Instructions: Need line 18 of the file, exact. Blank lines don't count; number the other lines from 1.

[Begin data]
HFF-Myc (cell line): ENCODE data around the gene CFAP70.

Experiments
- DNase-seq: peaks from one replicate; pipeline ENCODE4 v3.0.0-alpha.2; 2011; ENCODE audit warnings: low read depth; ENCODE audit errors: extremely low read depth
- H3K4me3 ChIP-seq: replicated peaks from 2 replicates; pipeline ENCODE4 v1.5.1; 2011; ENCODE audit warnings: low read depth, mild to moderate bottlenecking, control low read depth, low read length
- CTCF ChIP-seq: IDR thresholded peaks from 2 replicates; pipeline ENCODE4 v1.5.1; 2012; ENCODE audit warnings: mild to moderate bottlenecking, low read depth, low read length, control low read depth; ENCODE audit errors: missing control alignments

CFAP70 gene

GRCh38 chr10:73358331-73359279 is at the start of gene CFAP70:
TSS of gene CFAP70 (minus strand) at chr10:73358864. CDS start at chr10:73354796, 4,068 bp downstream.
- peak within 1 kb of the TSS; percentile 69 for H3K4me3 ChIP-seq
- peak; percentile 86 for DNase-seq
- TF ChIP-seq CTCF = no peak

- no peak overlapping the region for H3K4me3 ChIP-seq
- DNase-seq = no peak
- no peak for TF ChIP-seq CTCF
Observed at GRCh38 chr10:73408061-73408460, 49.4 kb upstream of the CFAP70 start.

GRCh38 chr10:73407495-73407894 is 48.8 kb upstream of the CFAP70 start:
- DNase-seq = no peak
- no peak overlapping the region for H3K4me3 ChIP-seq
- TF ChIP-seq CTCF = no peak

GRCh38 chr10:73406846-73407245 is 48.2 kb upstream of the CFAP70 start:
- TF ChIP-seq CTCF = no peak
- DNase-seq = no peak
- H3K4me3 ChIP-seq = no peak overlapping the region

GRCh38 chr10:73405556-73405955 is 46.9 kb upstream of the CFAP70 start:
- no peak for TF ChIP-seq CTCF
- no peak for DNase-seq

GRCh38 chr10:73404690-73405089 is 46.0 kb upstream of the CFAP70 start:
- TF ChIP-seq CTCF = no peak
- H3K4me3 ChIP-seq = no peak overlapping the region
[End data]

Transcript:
- no peak overlapping the region for H3K4me3 ChIP-seq